Status and Outlook of Food Labeling Proposals

By Brian Ronholm, Karen Ellis Carr
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A number of changes to labeling rules are coming, including bioengineered food disclosures and simplifying date labels.

When the National Bioengineered Food Disclosure Standard was signed into law in July 2016, it represented the culmination of an extended legislative and regulatory period of activity on food labeling issues in general. As the focus shifts toward the implementation of these labeling proposals – such as requirements for bioengineered food disclosure, calorie disclosure on menus, and updating the nutrition facts panel – the debate over food labeling issues will remain very active, and new labeling proposals are certain to arise, including ones directly impacting food safety.

Bioengineered Food Disclosure

The National Bioengineered Food Disclosure Standard was enacted into law to preempt a patchwork of differing and conflicting national, state and local requirements that were going into effect or being proposed at the time. The legislation, which acknowledges the proven safety of agricultural biotechnology products while simultaneously ensuring consumers have access to more information about the foods they purchase, was enacted with strong bipartisan support. Because this labeling mandate is based on a desire to enhance consumer information, and not address any safety concerns, Congress delegated responsibility for implementing the disclosure standard to the Agricultural Marketing Service (AMS) within the U.S. Department of Agriculture (USDA).

The disclosure standard, which will be developed by USDA through rulemaking, is intended to apply to a broad category of foods and provide several options for mandatory disclosure, including text on packaging, the use of a symbol, or an electronic or digital link. Additional flexibility will be provided for small food manufacturers and food in very small packages.

Under the law, certain foods are excluded from the disclosure requirement, including food served in restaurants or similar retail food establishments, or food produced by very small food manufacturers and any food that is derived from an animal solely because the animal consumed feed produced from a bioengineered substance. Food products that have meat, poultry or egg as their main ingredient would remain subject to labeling under other federal statutes. The legislation also would ensure that food products certified under the national organic program could display a “non-GMO” label or other similar claim in addition to the USDA organic seal.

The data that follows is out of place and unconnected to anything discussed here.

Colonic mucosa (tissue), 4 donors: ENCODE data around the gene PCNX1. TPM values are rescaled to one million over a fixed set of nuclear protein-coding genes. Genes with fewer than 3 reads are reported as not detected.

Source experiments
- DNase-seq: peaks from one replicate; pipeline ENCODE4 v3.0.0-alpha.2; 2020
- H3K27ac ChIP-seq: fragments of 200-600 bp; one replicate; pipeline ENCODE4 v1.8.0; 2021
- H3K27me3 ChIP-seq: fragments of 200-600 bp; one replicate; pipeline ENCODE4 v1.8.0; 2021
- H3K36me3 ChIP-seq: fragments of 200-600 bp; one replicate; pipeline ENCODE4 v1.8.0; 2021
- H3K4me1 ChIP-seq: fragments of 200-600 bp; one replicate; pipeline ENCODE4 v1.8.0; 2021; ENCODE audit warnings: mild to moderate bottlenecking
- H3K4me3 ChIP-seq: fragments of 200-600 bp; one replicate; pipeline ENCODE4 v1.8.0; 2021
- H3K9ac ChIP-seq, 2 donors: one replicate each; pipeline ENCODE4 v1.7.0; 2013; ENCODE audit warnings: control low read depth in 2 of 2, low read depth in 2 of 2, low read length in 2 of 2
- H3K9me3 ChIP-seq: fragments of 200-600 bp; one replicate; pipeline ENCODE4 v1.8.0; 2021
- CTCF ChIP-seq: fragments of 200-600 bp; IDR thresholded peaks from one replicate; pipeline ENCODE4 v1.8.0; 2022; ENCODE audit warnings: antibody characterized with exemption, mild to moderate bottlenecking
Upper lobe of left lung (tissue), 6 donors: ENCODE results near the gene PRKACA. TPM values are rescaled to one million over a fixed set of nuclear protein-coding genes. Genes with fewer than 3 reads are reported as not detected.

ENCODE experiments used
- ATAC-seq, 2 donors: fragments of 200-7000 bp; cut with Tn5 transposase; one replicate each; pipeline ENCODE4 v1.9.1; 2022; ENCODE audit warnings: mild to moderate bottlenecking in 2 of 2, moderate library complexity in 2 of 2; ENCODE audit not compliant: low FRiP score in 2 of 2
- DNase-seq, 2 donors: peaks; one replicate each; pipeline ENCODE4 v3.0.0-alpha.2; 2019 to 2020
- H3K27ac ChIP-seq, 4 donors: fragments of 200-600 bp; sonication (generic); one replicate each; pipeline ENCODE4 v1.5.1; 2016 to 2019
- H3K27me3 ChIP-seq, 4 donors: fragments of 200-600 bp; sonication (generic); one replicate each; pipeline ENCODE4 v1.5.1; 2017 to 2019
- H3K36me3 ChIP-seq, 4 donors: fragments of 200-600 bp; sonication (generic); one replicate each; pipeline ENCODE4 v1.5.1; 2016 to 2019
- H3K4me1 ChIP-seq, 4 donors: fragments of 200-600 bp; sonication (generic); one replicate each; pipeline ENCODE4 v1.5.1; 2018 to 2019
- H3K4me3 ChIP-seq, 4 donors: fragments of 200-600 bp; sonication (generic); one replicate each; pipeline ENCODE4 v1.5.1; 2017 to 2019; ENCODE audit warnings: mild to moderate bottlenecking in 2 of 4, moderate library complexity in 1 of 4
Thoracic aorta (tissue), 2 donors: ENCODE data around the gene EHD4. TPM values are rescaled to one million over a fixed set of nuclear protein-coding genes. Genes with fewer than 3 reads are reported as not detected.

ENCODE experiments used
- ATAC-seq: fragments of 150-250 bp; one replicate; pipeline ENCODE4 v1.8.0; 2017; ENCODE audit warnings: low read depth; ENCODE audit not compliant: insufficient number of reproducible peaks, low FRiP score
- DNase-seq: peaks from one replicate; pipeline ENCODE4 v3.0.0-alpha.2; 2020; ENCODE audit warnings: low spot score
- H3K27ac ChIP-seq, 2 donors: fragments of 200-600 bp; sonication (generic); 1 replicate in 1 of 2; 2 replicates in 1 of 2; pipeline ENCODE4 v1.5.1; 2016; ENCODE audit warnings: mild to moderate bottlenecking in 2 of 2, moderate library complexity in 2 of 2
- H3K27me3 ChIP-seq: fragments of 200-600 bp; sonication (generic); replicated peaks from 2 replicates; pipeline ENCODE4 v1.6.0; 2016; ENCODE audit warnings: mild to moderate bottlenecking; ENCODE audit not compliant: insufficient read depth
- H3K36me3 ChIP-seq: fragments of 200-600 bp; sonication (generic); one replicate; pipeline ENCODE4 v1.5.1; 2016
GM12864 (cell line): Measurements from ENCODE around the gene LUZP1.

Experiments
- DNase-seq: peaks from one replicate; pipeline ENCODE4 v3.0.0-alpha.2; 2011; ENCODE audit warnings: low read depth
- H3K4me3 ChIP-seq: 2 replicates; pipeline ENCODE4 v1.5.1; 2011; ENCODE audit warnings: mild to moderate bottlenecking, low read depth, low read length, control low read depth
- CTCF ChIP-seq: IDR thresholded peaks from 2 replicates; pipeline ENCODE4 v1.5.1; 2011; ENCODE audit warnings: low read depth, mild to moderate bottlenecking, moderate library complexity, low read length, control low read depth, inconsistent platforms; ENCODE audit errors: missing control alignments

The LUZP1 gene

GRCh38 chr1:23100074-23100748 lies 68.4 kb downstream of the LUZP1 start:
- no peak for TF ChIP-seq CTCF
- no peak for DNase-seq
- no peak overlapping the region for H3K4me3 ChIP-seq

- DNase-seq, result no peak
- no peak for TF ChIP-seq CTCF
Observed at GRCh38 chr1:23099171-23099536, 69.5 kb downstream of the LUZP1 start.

Study on Potential Challenges

The law also required USDA to conduct a study to identify any technological or other barriers to disclosure and offer additional disclosure options if the Secretary of Agriculture determined that barriers existed. While the study, which was released in September 2017, did acknowledge some notable challenges, it concluded that most consumers seeking information on their food purchases would be able to access this information, given the proper education and tools.

Challenges identified by the study include: consumers not recognizing the on-package digital link or not associating it with food information; retailers’ unfamiliarity with digital links and inability to assist consumers; some consumer challenges in accessing the tools needed to scan a link; consumers struggling with mobile applications (apps), regardless of comfort level with technology; and broadband connectivity and connection speed.

Although researchers observed these key technological challenges that prevented nearly all participants in the study from obtaining the information through electronic or digital disclosure methods, the study asserted that the challenges could be overcome through appropriate implementation of the law.